If you’ve spent any length of time browsing Sephora, you’ve likely noticed the collection of products devoted to removing makeup. I don’t know about you, but when faced with hordes of wipes, micellar liquids and bottles of oil, part of me starts to believe I need 11 different steps to wash my face.
Choosing what kind of makeup to put on my skin is already hard enough without worrying about which product (or two, or three) is best at taking it off. For that reason, and to avoid mental exhaustion, I usually stick with good old virgin coconut oil.
Lately though, I started noticing a new trend — makeup removing “balms.” And I have to admit that I was intrigued. Because even though I’m committed to coconut oil, I also like trying new products.
Cleansing balms are trendy due in part to the popularity of the Korean double cleansing method, which involves using 2 steps to wash your face. Step 1 removes your makeup — this is where a cleansing oil or balm comes in. Step 2 is a more thorough cleanse that removes all traces of dirt, oil, and whichever product you used during step 1.
But while they might look enticing, I noticed that many cleansing balms were just blends of low quality oils and emulsifiers, brilliantly marketed with pretty packaging. And that just didn’t sit well with me.
Balms feel very luxurious on the skin, and their silky texture is perfect for melting foundation and stubborn mascara on contact. Most of the time, though, they’re also formulated with potentially irritating fragrances and preservatives — not exactly conducive to skin health.
And at $40 to over $100 a jar, you’re washing a very expensive blend of heavily fragranced oil down the drain. Literally.
There are cheaper, more eco-friendly options to removing your makeup, that are not only easy to find at the grocery store, but are also much healthier for your skin.
Virgin coconut oil, for instance, is inexpensive, smells heavenly, and works quickly — and since it’s a saturated fat, it’s stable at room temperature for up to two years. It also won’t oxidize on your skin.
Coconut oil also contains lauric and caprylic fatty acids, which have antimicrobial qualities that can help keep acne-causing bacteria at bay.
Let’s face it though — coconut oil’s virtues have been extolled ad nauseam on every wellness blog, Pinterest board and Facebook page for quite some time now, so I’ll spare you.
We get it, coconut oil. You’re great. But you don’t quite have the same thick, luxurious texture as a makeup removing balm. That’s why I decided to experiment with making my own.
The secret ingredient is unrefined shea butter. It’s a powerful emollient, has a comedogenic rating of zero, and is rich in antioxidant vitamin E. It has an earthy, nutty scent that can be personalized with natural fragrances like vanilla essential oil or rose otto. Another option is to buy pre-scented shea butter, like I did.
I love Out of Africa’s vanilla shea butter. It has only two ingredients: unrefined shea butter and vanilla planifolia bean oil. Coming from someone who is pretty sensitive to chemical fragrances, it smells absolutely heavenly without the headache or irritation — like warm vanilla cupcakes.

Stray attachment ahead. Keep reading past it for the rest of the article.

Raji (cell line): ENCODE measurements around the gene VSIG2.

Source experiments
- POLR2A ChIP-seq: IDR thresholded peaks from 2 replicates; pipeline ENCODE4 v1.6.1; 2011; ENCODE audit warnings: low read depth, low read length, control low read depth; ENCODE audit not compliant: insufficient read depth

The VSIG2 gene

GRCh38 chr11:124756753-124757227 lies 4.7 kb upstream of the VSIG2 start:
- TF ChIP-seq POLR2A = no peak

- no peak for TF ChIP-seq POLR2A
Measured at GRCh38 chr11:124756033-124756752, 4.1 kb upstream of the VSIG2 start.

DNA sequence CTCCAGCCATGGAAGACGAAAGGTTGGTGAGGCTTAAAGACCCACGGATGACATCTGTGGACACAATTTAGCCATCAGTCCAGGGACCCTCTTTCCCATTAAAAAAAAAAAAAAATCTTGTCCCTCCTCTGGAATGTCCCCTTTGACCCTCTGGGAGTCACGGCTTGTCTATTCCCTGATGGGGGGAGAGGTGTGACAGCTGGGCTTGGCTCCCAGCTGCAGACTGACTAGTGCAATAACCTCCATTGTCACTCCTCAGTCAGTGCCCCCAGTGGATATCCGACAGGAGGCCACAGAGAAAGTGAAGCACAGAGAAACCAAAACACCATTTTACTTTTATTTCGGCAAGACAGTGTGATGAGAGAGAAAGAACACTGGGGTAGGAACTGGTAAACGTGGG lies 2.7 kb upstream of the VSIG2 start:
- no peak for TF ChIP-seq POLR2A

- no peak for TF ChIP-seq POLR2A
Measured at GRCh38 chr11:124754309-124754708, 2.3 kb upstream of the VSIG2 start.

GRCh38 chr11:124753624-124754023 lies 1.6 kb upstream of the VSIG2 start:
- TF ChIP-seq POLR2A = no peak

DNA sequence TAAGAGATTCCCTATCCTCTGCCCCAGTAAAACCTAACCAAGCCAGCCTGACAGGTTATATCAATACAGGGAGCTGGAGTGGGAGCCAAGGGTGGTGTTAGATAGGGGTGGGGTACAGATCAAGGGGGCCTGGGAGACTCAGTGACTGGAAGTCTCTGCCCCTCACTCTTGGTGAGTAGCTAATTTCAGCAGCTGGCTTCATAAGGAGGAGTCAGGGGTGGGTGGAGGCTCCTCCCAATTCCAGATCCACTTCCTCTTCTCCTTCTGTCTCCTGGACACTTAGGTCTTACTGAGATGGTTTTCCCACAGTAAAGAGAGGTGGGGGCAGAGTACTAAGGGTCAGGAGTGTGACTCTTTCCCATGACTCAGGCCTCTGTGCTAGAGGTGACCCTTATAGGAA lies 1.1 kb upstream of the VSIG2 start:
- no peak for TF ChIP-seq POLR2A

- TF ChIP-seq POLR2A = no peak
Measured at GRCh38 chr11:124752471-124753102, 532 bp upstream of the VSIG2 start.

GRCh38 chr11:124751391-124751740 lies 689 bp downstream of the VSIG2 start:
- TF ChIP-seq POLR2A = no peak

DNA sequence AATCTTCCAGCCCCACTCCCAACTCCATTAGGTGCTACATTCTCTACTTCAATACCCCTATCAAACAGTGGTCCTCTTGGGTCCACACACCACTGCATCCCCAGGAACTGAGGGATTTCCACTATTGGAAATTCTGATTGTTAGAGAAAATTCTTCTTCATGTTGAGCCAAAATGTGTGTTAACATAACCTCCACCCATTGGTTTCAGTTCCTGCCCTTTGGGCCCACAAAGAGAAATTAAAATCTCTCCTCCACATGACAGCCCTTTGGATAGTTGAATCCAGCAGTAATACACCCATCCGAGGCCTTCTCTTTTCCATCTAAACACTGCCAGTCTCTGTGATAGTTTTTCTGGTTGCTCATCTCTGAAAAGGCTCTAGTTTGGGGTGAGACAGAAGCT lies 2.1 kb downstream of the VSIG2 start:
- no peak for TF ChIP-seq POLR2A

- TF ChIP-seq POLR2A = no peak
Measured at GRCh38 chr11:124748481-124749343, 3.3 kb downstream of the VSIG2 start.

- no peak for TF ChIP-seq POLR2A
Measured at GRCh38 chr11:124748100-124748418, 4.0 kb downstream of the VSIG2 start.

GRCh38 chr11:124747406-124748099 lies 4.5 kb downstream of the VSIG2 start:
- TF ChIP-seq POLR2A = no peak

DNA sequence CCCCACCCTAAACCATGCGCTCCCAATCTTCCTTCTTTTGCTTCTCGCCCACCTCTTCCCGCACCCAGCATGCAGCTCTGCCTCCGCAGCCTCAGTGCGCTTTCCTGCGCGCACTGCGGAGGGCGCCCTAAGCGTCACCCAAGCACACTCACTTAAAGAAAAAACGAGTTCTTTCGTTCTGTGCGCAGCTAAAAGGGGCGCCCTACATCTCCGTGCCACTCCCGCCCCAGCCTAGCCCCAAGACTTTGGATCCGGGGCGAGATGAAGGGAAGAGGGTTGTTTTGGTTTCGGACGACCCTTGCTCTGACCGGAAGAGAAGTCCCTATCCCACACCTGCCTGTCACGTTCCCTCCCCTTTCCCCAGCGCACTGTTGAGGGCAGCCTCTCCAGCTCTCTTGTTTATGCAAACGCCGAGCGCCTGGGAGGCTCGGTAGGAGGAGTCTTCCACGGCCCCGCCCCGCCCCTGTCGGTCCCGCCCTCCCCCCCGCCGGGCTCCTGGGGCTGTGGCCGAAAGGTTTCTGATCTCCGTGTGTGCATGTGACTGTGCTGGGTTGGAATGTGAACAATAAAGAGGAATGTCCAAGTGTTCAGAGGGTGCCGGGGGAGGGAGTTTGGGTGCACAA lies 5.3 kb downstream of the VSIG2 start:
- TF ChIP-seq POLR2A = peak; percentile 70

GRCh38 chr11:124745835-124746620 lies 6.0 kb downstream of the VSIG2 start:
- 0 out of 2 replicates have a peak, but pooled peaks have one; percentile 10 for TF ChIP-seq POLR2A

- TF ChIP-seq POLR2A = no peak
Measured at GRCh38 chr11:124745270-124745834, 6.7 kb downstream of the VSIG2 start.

On its own, I found that shea butter is too thick to easily remove makeup — but paired with coconut oil, it becomes the perfect makeup “melting” cleasning balm. It’s very simple, but it works.
This isn’t a sponsored post — Out of Africa’s shea butter is just that good. It’s smooth and creamy, not crumbly, grainy, hard or dry like many other shea butters I’ve tried. It also comes in tiny, travel-friendly tins that are perfect for lip balm!
A natural vanilla-scented makeup melting/cleansing balm to emulsify and remove makeup, sunscreen, and oil.
- Virgin coconut oil (or refined, deodorized coconut oil, if you don’t like the smell of coconut)
- Unrefined shea butter (I love Out of Africa’s Vanilla Shea Butter, but it also comes in Lavender, Grapefruit, Verbena, and Unscented.
- Optional: An essential oil such as vanilla planifolia bean oil if your shea butter is unscented
Melt 3 parts shea butter and 1 part coconut oil at very low heat on your stovetop. This is important -- if you add too much coconut oil, your balm will be too thin.
Let it sit in the fridge for about an hour to solidify. Afterwards, you can keep it at room temperature.
You’re done! You’re left with a 100% natural cleansing balm that smells like dessert, and that will emulsify your makeup without irritating preservatives or synthetic fragrances. I massage it into my face, remove it with a reusable cotton cloth soaked in hot water, and follow it up with a gentle, natural cleanser.
The customizations for this recipe are almost endless, too. If you don’t like coconut oil, you can swap it for an oil of your choice (preferably one that’s low in PUFAs, to avoid using oxidized oil on your face). I’ve been eying up Babassu oil as a potential alternative.
And if regular shea butter is too thick for your liking, try Nilotica shea butter — Western shea butter’s softer, silkier cousin. If regular shea butter has ever broken you out, try it! You might be surprised.
I’m always looking for ways to DIY my skincare whenever possible. It’s not just about saving money, but more importantly, avoiding harmful and potentially toxic ingredients. I also DIY my own face mist and makeup-setting spray, which are another class of products that usually come chock-full of fragrances, synthetic polymers, and other unnecessary ingredients.
And while I love my homemade products, I admittedly still have a soft spot for this lovely eucalyptus-scented cleansing oil.
How do you remove your makeup? Did you try the recipe? I’d love to hear your thoughts!